Sunday, August 17, 2014

Australian cultural celebrations

39 years ago today, Gough Whitlam made history by giving land back to Vincent Lingiari and the Gurindji people -- an iconic symbol of reconciliation and the achievements of the land rights movement. 




This is a great day for Australia to celebrate. I think this day and this image of Whitlam and Lingiari is as important as any national day Australians celebrates (despite the picture's overtones symbolising the white commander and the black controlled). 

There are not many of these types of cultural artefacts which are outwardly promoted and celebrated as a nation. I believe this day is more important to the Australian cultural fabric than the external war campaigns Australia celebrates (why has the military machine taken over our cultural celebrations? $$ reason to buy more and more war hardware and to increase Australian Federal budget percentage). Australia readily celebrates the colonial past and empire heritage). Why can't this cultural activity gain higher status than Gallipoli?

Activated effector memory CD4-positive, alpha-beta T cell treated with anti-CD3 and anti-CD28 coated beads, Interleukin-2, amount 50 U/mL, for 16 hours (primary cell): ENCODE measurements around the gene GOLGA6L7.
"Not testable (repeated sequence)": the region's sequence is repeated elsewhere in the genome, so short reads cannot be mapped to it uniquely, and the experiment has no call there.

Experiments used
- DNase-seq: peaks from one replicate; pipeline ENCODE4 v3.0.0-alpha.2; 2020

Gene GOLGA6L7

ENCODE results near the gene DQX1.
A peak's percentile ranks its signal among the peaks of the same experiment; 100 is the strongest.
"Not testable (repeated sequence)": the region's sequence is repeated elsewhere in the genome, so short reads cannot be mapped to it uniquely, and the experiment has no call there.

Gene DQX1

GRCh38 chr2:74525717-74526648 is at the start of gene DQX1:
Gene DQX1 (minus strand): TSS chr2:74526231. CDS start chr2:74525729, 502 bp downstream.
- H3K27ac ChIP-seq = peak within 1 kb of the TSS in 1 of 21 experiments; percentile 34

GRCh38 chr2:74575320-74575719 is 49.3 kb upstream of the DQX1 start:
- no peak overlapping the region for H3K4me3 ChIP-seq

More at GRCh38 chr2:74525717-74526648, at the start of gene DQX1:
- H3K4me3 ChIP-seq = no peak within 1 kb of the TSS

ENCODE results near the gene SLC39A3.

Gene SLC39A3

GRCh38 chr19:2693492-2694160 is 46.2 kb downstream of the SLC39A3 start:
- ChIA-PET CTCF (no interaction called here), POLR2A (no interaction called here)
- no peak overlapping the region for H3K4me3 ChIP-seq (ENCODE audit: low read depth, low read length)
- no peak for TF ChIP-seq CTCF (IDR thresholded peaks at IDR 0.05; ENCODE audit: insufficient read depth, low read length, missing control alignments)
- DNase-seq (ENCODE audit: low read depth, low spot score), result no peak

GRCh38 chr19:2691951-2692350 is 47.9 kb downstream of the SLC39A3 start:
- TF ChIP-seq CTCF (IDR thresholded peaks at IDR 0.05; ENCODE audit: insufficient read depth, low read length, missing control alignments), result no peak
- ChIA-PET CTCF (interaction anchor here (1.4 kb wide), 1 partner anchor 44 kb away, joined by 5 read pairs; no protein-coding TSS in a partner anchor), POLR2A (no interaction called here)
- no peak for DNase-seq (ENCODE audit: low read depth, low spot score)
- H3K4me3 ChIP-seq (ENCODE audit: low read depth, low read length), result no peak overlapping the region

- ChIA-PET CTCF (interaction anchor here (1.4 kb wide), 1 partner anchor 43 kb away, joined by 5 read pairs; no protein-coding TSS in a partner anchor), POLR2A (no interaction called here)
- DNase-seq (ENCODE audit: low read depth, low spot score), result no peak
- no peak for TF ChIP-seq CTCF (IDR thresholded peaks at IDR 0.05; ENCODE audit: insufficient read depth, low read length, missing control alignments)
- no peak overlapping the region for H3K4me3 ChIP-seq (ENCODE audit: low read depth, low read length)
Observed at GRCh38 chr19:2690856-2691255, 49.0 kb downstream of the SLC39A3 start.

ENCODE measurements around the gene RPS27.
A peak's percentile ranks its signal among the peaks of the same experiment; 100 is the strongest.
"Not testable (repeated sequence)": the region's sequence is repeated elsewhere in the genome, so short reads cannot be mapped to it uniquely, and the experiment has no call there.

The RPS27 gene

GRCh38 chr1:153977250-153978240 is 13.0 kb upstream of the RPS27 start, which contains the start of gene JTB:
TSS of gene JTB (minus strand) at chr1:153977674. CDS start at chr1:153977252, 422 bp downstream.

Unfortunately, whilst land rights was a significant phase of cultural action Australian Indigenous people continue to suffer the conditions of poverty, systemic racism, low education standards and early death. There are other powerful systemic injustices occurring.

It is remarkable that since 1975 neither Liberals or Labour has provisioned any form of justice against those who implemented systemic human rights violations against our indigenous people. It continues to support individuals and companies who have made profit from Australian Aboriginals (our land custodians).

As a nation, we can't even identify Australia's 1st war engagement (colonialists vs Aboriginal) within the Australian War Museum. 

Both Liberal and Labour polices need to move from under the umbrella of intervention. Prime Minister Whitlam was the first to do so, followed by Keating and Rudd. These  cultural achievements need to be celebrated if we are to become an inclusive nation, but much much more is needed.

Let's as a nation celebrate inclusive philosophies, knowledge, cultural activities and spiritualities rather than the atrocities that are bedded to exclusion.


Creative Commons License
Australian cultural celebrations by jjfbbennett is licensed under a Creative Commons Attribution 4.0 International License.